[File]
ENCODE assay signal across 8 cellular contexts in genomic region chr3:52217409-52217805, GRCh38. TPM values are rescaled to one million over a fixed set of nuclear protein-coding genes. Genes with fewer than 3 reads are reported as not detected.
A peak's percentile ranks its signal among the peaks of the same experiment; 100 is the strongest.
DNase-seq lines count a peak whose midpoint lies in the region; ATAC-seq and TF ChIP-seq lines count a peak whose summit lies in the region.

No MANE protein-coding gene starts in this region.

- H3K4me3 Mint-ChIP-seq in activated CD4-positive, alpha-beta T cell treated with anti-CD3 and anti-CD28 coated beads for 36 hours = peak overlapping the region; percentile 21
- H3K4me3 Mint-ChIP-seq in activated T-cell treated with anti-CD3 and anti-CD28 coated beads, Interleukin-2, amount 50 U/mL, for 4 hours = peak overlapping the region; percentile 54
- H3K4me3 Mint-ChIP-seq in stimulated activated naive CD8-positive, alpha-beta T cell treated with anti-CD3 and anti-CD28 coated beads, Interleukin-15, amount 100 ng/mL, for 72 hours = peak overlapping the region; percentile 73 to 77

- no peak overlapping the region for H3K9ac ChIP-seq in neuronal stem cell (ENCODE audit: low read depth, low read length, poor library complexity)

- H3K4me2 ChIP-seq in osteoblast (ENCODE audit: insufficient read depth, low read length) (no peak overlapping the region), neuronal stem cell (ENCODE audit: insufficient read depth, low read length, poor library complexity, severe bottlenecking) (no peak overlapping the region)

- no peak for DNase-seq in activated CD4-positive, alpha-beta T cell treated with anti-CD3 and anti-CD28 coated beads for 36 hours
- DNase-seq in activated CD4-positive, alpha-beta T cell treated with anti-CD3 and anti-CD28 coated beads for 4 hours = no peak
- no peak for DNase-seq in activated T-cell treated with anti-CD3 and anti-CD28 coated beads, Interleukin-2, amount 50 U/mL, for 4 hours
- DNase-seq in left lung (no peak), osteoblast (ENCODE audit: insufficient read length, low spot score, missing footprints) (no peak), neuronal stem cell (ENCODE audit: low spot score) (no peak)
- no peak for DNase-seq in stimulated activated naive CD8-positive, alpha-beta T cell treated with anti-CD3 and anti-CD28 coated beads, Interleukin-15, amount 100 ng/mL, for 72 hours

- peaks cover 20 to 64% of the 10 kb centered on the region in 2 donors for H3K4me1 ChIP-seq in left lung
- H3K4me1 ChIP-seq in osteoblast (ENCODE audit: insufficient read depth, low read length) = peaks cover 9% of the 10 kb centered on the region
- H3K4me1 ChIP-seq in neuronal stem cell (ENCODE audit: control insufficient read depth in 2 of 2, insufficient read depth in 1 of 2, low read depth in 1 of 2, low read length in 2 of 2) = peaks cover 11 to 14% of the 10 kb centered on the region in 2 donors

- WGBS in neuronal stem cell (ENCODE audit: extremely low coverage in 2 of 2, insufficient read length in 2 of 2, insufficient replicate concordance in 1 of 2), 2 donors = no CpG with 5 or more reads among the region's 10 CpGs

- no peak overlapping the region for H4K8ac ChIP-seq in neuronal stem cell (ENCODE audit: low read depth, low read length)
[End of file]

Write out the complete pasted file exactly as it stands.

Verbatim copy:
ENCODE assay signal across 8 cellular contexts in genomic region chr3:52217409-52217805, GRCh38. TPM values are rescaled to one million over a fixed set of nuclear protein-coding genes. Genes with fewer than 3 reads are reported as not detected.
A peak's percentile ranks its signal among the peaks of the same experiment; 100 is the strongest.
DNase-seq lines count a peak whose midpoint lies in the region; ATAC-seq and TF ChIP-seq lines count a peak whose summit lies in the region.

No MANE protein-coding gene starts in this region.

- H3K4me3 Mint-ChIP-seq in activated CD4-positive, alpha-beta T cell treated with anti-CD3 and anti-CD28 coated beads for 36 hours = peak overlapping the region; percentile 21
- H3K4me3 Mint-ChIP-seq in activated T-cell treated with anti-CD3 and anti-CD28 coated beads, Interleukin-2, amount 50 U/mL, for 4 hours = peak overlapping the region; percentile 54
- H3K4me3 Mint-ChIP-seq in stimulated activated naive CD8-positive, alpha-beta T cell treated with anti-CD3 and anti-CD28 coated beads, Interleukin-15, amount 100 ng/mL, for 72 hours = peak overlapping the region; percentile 73 to 77

- no peak overlapping the region for H3K9ac ChIP-seq in neuronal stem cell (ENCODE audit: low read depth, low read length, poor library complexity)

- H3K4me2 ChIP-seq in osteoblast (ENCODE audit: insufficient read depth, low read length) (no peak overlapping the region), neuronal stem cell (ENCODE audit: insufficient read depth, low read length, poor library complexity, severe bottlenecking) (no peak overlapping the region)

- no peak for DNase-seq in activated CD4-positive, alpha-beta T cell treated with anti-CD3 and anti-CD28 coated beads for 36 hours
- DNase-seq in activated CD4-positive, alpha-beta T cell treated with anti-CD3 and anti-CD28 coated beads for 4 hours = no peak
- no peak for DNase-seq in activated T-cell treated with anti-CD3 and anti-CD28 coated beads, Interleukin-2, amount 50 U/mL, for 4 hours
- DNase-seq in left lung (no peak), osteoblast (ENCODE audit: insufficient read length, low spot score, missing footprints) (no peak), neuronal stem cell (ENCODE audit: low spot score) (no peak)
- no peak for DNase-seq in stimulated activated naive CD8-positive, alpha-beta T cell treated with anti-CD3 and anti-CD28 coated beads, Interleukin-15, amount 100 ng/mL, for 72 hours

- peaks cover 20 to 64% of the 10 kb centered on the region in 2 donors for H3K4me1 ChIP-seq in left lung
- H3K4me1 ChIP-seq in osteoblast (ENCODE audit: insufficient read depth, low read length) = peaks cover 9% of the 10 kb centered on the region
- H3K4me1 ChIP-seq in neuronal stem cell (ENCODE audit: control insufficient read depth in 2 of 2, insufficient read depth in 1 of 2, low read depth in 1 of 2, low read length in 2 of 2) = peaks cover 11 to 14% of the 10 kb centered on the region in 2 donors

- WGBS in neuronal stem cell (ENCODE audit: extremely low coverage in 2 of 2, insufficient read length in 2 of 2, insufficient replicate concordance in 1 of 2), 2 donors = no CpG with 5 or more reads among the region's 10 CpGs

- no peak overlapping the region for H4K8ac ChIP-seq in neuronal stem cell (ENCODE audit: low read depth, low read length)